4. You will have something to work towards. Instead of aimlessly writing and hoping for the muse to show you the way, you will be able to pull the characters’ strings and write the words they need to get them from the beginning through the middle to the end.
  5. Plotting from the ending backwards saves you so much time because you will leave out stuff that isn’t meant to be there. You will not have to muddle through an overwritten first draft.
  6. Writing the end forces most of us out of our comfort zones. We have to confront the reality of what we are doing. It might not be as romantic as flailing around like a helpless maiden, but if you want writing to be your profession, it’s good to make the outcome visible. This is a way to show yourself that you are serious. The end gives you a goal to work towards.
  7. The ending is as important as the beginning. Good beginnings get people to read your first book. Great endings get readers to buy your second book.

There are a handful of famous authors, like Stephen King and George R.R. Martin, who say they don’t plot. I think they just don’t realise they are those rare authors – natural born storytellers, and that plotting is instinctive for them. I have interviewed many successfully published authors and I can revel that the majority of them do believe in plotting. They outline, in varying degrees, before they begin. And yes, most of them know what their ending will be. Why don’t you try it? What have you got to lose?

I truly hope this helps you write, and finish, your book.

by Amanda Patterson

If you enjoyed this article, you may also enjoy 10 (Amazingly Simple) Tips to Get You Back on The Writing Track and The Author’s Promise- two things every writer should do. You could also read The Top 10 Tips for Plotting and Finishing a Book.


Question in order to get to know you better, i have some questions. 1. besides one republic & imagine dragons, who is you favorite artist? 2. what do you aspire to be when you're an adult? 3. who do you think has shaped you to be the person you are today? 4. do you think the person you like likes you back?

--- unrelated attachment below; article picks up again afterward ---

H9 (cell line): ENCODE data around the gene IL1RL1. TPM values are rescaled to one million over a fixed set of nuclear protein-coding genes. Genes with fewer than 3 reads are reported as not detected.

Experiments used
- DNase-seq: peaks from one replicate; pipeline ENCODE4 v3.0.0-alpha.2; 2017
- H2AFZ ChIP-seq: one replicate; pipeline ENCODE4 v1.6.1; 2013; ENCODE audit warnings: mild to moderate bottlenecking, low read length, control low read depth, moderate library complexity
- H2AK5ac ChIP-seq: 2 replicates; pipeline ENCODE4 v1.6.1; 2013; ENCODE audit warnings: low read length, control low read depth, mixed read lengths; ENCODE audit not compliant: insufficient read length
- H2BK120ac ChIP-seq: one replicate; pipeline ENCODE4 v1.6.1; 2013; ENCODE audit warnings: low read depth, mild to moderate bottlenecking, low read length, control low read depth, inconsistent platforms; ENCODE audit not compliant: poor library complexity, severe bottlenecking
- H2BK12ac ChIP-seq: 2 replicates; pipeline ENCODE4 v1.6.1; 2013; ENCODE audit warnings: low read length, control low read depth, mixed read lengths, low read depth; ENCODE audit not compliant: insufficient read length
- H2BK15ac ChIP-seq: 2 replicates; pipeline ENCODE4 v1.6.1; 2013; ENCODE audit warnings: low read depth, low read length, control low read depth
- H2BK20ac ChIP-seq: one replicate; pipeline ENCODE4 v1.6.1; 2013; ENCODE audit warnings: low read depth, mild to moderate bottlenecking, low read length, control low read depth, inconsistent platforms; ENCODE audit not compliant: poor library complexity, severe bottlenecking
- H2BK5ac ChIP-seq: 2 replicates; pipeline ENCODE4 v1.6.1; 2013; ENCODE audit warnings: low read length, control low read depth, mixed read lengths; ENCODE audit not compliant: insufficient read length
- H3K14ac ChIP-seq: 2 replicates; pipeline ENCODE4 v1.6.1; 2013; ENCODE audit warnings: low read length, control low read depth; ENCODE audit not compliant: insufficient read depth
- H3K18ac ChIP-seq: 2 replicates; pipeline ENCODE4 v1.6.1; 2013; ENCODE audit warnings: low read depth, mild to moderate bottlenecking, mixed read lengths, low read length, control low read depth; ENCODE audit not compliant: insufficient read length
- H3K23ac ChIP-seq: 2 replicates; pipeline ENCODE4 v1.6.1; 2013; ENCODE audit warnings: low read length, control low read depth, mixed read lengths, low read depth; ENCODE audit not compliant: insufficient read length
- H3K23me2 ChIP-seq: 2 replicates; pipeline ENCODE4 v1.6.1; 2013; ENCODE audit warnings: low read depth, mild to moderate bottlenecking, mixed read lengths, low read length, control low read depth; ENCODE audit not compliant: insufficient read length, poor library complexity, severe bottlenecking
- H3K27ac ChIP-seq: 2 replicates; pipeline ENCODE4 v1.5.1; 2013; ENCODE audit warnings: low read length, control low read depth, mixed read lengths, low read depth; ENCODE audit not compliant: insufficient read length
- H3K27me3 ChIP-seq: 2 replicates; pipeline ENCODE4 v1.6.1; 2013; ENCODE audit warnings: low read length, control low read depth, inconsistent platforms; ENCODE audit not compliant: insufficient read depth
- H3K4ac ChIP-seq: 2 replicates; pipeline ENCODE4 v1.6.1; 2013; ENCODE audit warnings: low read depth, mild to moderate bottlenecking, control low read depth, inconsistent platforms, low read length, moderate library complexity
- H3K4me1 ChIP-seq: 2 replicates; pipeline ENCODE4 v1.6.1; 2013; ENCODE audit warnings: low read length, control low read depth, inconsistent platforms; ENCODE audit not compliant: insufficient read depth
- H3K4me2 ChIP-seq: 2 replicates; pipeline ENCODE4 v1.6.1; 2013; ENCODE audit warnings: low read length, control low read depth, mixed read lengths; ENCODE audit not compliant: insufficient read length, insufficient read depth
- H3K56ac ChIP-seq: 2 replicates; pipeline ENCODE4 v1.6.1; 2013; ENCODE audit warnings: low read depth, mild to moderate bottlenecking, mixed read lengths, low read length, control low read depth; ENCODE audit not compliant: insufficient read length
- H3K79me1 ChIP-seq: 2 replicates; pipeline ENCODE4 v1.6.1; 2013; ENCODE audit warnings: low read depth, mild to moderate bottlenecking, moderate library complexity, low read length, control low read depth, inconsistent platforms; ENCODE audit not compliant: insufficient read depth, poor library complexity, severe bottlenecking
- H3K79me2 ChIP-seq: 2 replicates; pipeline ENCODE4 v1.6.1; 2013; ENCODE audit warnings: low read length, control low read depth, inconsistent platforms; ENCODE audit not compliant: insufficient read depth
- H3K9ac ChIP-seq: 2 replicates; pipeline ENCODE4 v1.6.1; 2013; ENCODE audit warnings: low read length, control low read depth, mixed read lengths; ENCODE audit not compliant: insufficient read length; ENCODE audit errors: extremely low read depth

1. I’m gonna have to go with Gavin DeGraw on this one.

2. Either: a linguist, an architect, or an author

3. My family and friends seems like the respectably cliche answer, but that would be it. I have learned so many things from them that I find it hard to think of anything or anyone else who has helped in my growth.

4. Lol, no. (Though, I suppose the person I like is subject to change.)


Question S-So no special exception for Sammi? T_T

Please don’t take this the wrong way, but I am not entirely sure who Sammi is. If this Sammi is you, sure! I would definitely make an exception for you! What kind of exception, may I ask? If requested, I could easily spend some time and write a poem or short story and post that on Tumblr for you… 

I think that would be a great idea in fact! Life is full of exceptions, so ask me to make one!


Question Hi there! I was taking a look at your blog (not to be creepy), and I was wondering if I could read some of your writing? Sorry if that's weird to ask, but you said you write in your About Me so I was really curious? T_T

I’m a big fan of science-fiction and fantasy, but I write a lot of stuff that I just think is interesting. I’ve never been a really big fan of putting my work on the internet, but you can read a (not so) creepy pasta titled The Mound here. I’ll warn you; it’s definitely not my best work. You can be sure it’s mine if it’s credited to “Chandy and Gart.”

I’ve started a few books, too, none of which I feel are as well-written as to publish them online, but someday in the near future I hope to wholly fulfill your question and have some other interesting short stories for you to read! 

Thanks for the message! I’d love answering more questions if anyone else has got any!